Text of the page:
After the European Commission report was presented, the president Traian Basescu had a statement at Cotroceni, arguing that the report was an adequate one, which reiterated, however, aspects where problems still exist. “The report of the European Commission is an accurate report, which indicates, on the one hand, the progress made, (…) and, on the other hand, calls attention to the problems still existing in the judiciary, which affect the credibility of the justice system in its entirety, as well as Romania’s credibility,” the head of state argued. According to the president, the report shows that “alongside the Cabinet, which received a very positive evaluation”, the National Anti-Corruption Directorate (DNA), the High Court of Cassation and Justice (ICCJ)’s Prosecutor’s Office, the General Anti-Corruption Directorate (DGA), the Romanian Police General Inspectorate’s Anti-fraud Direction and the National Integrity Agency (ANI) got good marks, while the High Court of Cassation and Justice, the High Council of Magistrates (CSM) and Parliament were deemed “unconvincing institutions”. “If I may make a comment, this would refer to the Romanian Parliament, where, we have to admit, there was a majority which backed the Government’s repeated taking responsibility on the legislation concerning the justice system. However, the Parliament’s less positive reaction to attempts to lift immunity or to requests for permission to further pursue an investigation generated this evaluation, which I do not entirely agree with,” Basescu argued.
The president took the opportunity to criticize, once again, a portion of the press and some political figures for their alleged attempts to discredit the activity of bodies such as the National Anti-Corruption Directorate. “I call on you to present this report in a fair and balanced manner (…). The great lies promoted by a portion of the press, alongside groups of politicians, refer to the notion that some institutions are politically manipulated (…). Dear journalists, I urge you to understand one thing: the institutions I’ve mentioned – ANI, DNA and the General Prosecutor’s Office – are no longer what they were in 2004 (…). Your attempt to discredit these institutions, by claiming they are politically manipulated, puts you in an unflattering light,” the president Basescu told the journalists at Cotroceni Palace.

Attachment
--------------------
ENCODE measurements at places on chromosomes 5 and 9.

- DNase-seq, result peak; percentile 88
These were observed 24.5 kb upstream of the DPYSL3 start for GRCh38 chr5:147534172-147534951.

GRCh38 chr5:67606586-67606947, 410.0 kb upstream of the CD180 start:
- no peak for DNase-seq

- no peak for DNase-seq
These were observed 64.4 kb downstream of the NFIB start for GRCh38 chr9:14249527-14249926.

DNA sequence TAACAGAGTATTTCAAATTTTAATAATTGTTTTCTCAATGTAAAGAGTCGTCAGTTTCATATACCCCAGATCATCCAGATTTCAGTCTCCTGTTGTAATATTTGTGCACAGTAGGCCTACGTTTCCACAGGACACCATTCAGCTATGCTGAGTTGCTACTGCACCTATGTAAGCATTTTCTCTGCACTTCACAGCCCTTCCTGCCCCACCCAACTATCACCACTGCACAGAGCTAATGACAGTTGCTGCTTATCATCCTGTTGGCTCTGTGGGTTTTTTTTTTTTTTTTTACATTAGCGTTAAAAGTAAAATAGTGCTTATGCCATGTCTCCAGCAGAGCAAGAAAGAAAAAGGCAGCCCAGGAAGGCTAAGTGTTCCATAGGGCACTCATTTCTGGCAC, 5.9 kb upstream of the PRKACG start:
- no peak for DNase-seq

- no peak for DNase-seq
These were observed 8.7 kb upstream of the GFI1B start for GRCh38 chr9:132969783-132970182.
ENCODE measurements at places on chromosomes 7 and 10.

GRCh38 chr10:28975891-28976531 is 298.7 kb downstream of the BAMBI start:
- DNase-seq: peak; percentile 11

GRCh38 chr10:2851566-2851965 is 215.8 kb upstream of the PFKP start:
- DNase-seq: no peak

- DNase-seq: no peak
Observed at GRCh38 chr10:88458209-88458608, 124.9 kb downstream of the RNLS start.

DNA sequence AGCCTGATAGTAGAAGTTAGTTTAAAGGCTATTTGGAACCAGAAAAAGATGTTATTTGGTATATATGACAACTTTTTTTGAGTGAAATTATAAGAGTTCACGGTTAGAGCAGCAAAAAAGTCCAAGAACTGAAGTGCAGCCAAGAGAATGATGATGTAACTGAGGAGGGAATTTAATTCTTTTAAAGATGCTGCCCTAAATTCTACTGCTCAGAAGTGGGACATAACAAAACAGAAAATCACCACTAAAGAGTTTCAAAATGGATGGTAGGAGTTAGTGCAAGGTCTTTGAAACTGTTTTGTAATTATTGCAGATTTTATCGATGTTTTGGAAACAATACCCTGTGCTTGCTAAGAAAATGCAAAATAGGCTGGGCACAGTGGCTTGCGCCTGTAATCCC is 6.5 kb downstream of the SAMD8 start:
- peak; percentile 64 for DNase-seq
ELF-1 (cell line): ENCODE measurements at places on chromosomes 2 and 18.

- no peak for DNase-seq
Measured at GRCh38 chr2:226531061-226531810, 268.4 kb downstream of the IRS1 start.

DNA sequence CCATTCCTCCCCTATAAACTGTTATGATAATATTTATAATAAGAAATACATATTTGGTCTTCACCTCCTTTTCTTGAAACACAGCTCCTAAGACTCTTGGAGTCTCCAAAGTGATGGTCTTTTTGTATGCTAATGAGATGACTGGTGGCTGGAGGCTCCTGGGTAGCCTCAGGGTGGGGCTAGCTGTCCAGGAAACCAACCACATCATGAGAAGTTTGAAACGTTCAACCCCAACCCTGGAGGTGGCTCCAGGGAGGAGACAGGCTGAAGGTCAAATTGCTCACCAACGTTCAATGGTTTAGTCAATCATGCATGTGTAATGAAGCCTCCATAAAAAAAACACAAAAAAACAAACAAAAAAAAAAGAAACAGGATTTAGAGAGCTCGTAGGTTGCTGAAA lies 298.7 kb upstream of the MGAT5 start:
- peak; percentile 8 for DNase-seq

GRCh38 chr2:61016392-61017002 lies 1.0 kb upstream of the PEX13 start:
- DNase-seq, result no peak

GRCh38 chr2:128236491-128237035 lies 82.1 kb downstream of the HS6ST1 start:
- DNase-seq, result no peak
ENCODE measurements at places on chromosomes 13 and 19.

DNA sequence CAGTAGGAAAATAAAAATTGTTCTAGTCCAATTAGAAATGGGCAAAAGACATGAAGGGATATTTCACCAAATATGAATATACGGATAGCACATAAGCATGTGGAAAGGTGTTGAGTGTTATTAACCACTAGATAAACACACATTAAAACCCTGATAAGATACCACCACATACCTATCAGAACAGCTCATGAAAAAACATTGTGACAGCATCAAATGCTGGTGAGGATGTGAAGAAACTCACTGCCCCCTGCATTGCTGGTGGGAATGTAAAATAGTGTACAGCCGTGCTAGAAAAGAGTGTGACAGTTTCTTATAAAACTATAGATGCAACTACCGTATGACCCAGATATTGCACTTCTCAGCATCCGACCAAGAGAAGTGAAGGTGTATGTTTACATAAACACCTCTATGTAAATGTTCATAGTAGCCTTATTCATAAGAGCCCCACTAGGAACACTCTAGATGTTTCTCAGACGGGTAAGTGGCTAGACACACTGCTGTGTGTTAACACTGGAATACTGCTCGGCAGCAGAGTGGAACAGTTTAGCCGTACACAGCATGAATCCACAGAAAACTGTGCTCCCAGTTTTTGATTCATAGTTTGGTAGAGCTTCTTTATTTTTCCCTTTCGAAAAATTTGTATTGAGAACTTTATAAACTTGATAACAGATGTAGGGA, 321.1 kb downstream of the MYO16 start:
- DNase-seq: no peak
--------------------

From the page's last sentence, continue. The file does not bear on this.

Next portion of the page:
The head of state further stated that the Romanian administration did not deem it fair that the Mechanism for Verification and Cooperation (MCV) report should be included among the conditions for Schengen accession, in the context in which some states call for the EC report to be taken into consideration in the Schengen accession decision. The report adopted yesterday clearly specifies that European states should not allow comments in the report to influence them in their decision regarding Romania’s accession to the Schengen Area.
Ruling party concludes Constitution revision is needed
The Democratic Liberal Party (PDL) argues that the political class as a whole should take responsibility for observations in the European Commission’s report on the Romanian justice system, concluding that the modification of the Constitution is necessary, according to the spokesperson for PDL, Sever Voinescu, quoted by Mediafax. In turn, the PDL MEP Theodor Stolojan stated that the recommendations in the EC Report were accurate, while voicing his concern over the fact that Romania would remain under watch yet another year, as the next evaluation is scheduled for the summer of 2012.
The honorary president of the National Union for Romanian Progress (UNPR), Cristian Diaconescu, argued, as well, that, beyond some encouraging evaluations, maintaining the Mechanism for Cooperation and Verification would pose a problem, if the mechanism comes to influence other political decisions, such as Romania’s Schengen accession or the European funds allotted to Romania.
Opposition sceptical over potential for change
The president of the Social Democratic Party (PSD), Victor Ponta, stated that the opposition would back the implementation of measures requested by the European Commission, but voiced his pessimism as regards any concrete results of the anti-corruption battle. The Speaker of the Senate, Mircea Geoana, stated, in response to the report, that the institution he represents had validated all of DNA’s requests for permission to investigate and detain elected officials. The National Liberal Party (PNL) argued, in turn, in a press release, that an extra year with Romania under MCV watch is a failure and affects our image inside EU.
The European Commissioner for Agriculture, Dacian Ciolos, argued that the report was an encouraging one, but added closer involvement and supplementary efforts were needed, and not exclusively from the Executive. The National Anti-Corruption Directorate, mentioned in the report, qualifies it as an accurate one, arguing that comments on the battle against corruption “objectively reflect the current situation”. The High Court of Cassation and Justice’s Prosecutor’s Office also deemed the report an objective one, underlining it faithfully reflected progress in opposing financial crimes. The head of CSM, Horatius Dumbrava, admitted, in turn, that the report depicted, objectively, Romania’s progress, but argued most counts for criticism had to do with the faulty communication between institutions.